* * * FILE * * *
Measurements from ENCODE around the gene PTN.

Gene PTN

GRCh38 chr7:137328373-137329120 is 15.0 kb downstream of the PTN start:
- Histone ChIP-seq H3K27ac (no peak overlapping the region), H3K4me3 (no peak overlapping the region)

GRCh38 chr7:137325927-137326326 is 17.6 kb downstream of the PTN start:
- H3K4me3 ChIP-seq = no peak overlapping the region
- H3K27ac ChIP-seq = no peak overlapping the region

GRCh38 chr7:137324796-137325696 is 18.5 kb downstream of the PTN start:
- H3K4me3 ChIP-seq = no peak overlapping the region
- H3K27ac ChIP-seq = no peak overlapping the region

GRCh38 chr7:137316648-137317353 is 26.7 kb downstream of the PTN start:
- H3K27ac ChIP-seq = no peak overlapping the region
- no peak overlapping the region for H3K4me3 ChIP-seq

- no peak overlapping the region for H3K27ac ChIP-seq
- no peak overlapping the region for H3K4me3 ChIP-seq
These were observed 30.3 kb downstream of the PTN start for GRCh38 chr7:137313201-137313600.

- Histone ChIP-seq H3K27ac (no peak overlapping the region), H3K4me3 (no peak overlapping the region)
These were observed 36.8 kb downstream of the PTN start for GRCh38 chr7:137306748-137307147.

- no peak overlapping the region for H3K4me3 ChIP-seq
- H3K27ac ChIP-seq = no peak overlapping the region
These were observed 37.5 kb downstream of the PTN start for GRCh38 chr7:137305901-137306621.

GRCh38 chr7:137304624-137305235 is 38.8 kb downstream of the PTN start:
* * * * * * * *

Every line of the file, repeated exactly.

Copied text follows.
Measurements from ENCODE around the gene PTN.

Gene PTN

GRCh38 chr7:137328373-137329120 is 15.0 kb downstream of the PTN start:
- Histone ChIP-seq H3K27ac (no peak overlapping the region), H3K4me3 (no peak overlapping the region)

GRCh38 chr7:137325927-137326326 is 17.6 kb downstream of the PTN start:
- H3K4me3 ChIP-seq = no peak overlapping the region
- H3K27ac ChIP-seq = no peak overlapping the region

GRCh38 chr7:137324796-137325696 is 18.5 kb downstream of the PTN start:
- H3K4me3 ChIP-seq = no peak overlapping the region
- H3K27ac ChIP-seq = no peak overlapping the region

GRCh38 chr7:137316648-137317353 is 26.7 kb downstream of the PTN start:
- H3K27ac ChIP-seq = no peak overlapping the region
- no peak overlapping the region for H3K4me3 ChIP-seq

- no peak overlapping the region for H3K27ac ChIP-seq
- no peak overlapping the region for H3K4me3 ChIP-seq
These were observed 30.3 kb downstream of the PTN start for GRCh38 chr7:137313201-137313600.

- Histone ChIP-seq H3K27ac (no peak overlapping the region), H3K4me3 (no peak overlapping the region)
These were observed 36.8 kb downstream of the PTN start for GRCh38 chr7:137306748-137307147.

- no peak overlapping the region for H3K4me3 ChIP-seq
- H3K27ac ChIP-seq = no peak overlapping the region
These were observed 37.5 kb downstream of the PTN start for GRCh38 chr7:137305901-137306621.

GRCh38 chr7:137304624-137305235 is 38.8 kb downstream of the PTN start: